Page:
Slowly, slowly, I am learning to let the brokenness of aging come. I see it in my mother, I see it in my husband, I see it in myself. And I am asking the kinds of questions that Ann asks: 

“Why are we afraid of broken things? . . . Why are we afraid of suffering? What if the abundance of communion is only found there in the brokenness of suffering — because suffering is where God lives? . . .What if I made a habit of every day pressing my wounds into the wounds of Christ — could my brokenness be made into a healing abundance for the brokenness of the world?” – pg. 34

I do not want to be afraid of aging, I do not want to be afraid of dying, I do not want to be afraid of the brokenness that is part and parcel of who we are as human creatures. I want to learn more about embracing the broken bits, about discerning the differences that Ann references between ‘good’ broken and ‘bad’ broken; I want to live into my identity as the Beloved for as long as I breathe. And then I want to celebrate the goodness of God in that place where every bit of our brokenness will be redeemed, transformed, burnished to a high gleam and offered as a gift of gratitude to our Triune God, Creator, Redeemer, Sustainer — Father, Son, Spirit.

Mom and I enjoyed our lunch, even though, as soon as she withdrew her hands from the warm sunlight in the center of the table, she became vividly aware that the breeze was cool. At least three times she asked me if the visor I was wearing was helping me to stay warm by blocking that breeze. Three times, I tried to explain that a sun visor only works against the sun, not the wind. Finally, I took the visor off of my head and put it onto her lovely one. And she relaxed, convinced that now she would be warm enough.

On the way back to her unit, she began to sing, “What A Friend We Have in Jesus.” Most of the time, I join with her as she sings in the car. But this time, I listened. And I thanked God that broken as she is, my mother knows who she is. She no longer knows her own name, nor any of the details of her story. But she knows who she is — she is a friend of Jesus.

And there is nothing broken about that. Not one thing.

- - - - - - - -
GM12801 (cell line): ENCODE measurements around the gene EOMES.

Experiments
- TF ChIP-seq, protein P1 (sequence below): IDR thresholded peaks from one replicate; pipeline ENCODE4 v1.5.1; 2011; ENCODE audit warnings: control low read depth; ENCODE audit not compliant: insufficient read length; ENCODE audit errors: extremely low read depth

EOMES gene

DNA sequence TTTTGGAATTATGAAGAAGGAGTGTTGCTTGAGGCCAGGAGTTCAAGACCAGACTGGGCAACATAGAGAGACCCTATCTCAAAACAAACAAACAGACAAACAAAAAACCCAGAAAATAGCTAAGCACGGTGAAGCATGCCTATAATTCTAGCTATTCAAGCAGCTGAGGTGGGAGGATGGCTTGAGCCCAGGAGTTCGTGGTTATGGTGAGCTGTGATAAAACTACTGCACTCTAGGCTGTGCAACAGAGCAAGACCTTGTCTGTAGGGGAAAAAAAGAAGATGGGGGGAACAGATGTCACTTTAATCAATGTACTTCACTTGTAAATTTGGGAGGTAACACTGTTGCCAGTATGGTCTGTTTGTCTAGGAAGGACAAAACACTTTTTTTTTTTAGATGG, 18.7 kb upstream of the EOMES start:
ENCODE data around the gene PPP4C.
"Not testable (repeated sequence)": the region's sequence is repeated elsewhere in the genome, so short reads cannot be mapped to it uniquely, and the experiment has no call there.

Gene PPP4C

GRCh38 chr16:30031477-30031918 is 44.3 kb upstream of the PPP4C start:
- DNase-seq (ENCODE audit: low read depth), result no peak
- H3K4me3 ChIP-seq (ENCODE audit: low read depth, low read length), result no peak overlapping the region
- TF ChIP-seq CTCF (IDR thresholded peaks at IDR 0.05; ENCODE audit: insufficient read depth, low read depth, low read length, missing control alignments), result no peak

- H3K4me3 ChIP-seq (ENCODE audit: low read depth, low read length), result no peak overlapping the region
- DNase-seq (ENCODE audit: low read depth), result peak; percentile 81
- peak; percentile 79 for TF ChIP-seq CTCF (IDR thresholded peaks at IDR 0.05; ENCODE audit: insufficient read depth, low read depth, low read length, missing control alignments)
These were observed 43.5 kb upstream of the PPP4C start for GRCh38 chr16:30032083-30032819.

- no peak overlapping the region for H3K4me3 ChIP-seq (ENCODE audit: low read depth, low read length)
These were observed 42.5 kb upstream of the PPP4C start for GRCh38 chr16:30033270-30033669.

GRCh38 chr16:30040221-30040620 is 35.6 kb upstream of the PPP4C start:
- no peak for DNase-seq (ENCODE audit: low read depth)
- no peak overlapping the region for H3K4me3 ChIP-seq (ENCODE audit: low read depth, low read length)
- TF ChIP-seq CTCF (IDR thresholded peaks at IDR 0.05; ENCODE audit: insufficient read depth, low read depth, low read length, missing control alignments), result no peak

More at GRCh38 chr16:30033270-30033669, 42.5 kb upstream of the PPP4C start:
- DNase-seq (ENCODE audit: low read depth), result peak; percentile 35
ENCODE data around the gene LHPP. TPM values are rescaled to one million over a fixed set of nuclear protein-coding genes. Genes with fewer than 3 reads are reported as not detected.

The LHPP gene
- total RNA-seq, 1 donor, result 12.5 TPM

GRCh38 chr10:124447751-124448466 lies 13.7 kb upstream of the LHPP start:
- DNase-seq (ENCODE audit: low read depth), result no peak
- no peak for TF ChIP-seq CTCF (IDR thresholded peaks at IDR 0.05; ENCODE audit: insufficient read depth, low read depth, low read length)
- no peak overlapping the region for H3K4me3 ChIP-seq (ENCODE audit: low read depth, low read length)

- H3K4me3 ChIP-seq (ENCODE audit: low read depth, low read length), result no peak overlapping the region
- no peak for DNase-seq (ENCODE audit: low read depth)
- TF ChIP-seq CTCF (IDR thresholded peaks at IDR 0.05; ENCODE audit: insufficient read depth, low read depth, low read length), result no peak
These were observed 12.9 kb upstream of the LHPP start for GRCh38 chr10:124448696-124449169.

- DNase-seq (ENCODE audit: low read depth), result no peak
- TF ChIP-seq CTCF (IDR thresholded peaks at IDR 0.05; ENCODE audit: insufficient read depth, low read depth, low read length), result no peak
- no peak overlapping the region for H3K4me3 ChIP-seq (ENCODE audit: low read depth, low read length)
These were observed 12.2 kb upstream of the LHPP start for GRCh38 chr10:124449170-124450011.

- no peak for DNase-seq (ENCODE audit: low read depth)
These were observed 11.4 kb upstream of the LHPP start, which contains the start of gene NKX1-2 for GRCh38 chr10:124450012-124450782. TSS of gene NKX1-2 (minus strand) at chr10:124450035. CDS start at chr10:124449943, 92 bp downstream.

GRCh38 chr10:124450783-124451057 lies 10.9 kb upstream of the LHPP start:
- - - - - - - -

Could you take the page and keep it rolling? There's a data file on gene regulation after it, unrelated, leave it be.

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I received an Advanced copy of Ann Voskamp’s book in exchange for writing about it and featuring it on social media. It is my joy and privilege to invite you to read this book for yourself, to take your time with it, to read with a pen in hand and with fingers ready to turn down a page here and there. This one is a keeper.

31 Days of Paying Attention — Day Sixteen

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We have a small fishing industry here in Santa Barbara. I love to see their small boats sitting just off shore during the various seasons of the year — lobster, crab, salmon. halibut, even sea cucumbers!

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They look tiny against the horizon, don’t they?

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This one was checking traps last week — you can see the trap markers to the left of the picture.
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Working boats and pleasure craft share our marina space and each type brings its own unique kind of beauty to our waterfront. I love to watch a graceful sloop or a sturdy looking catamaran sail by. But it is the working boats my eye is drawn to most often. Some of those boats have been part of the story of our town for decades, holding deliciousness in their freezers and hard working men and women at their helm.

Fishing is work. Yes, it is often pleasurable. But it is work, first and foremost. And somehow the phrasing of today’s quote from St. Paul of the Cross stirs in me a deep reminder of that truth. To fish in the sea of Christ’s sorrow is work, plain and not-so-simple. It does not come naturally to us to reflect on sad things, to step into another’s suffering and see what nourishment we might find there. But oh! It is good work. And necessary work.

Once again, the key word in this quote is ‘love.’ If we can firmly hold onto that powerful truth, everything changes. Christ willingly stepped into that sea of suffering because of divine love — divine love for human persons. This is the kind of ‘atonement theory’ that resonates with me at the deepest level: for God so loved the world. This is the bedrock truth of our faith and taking time to fish in these good waters is one of the healthiest and most life-giving things we can do.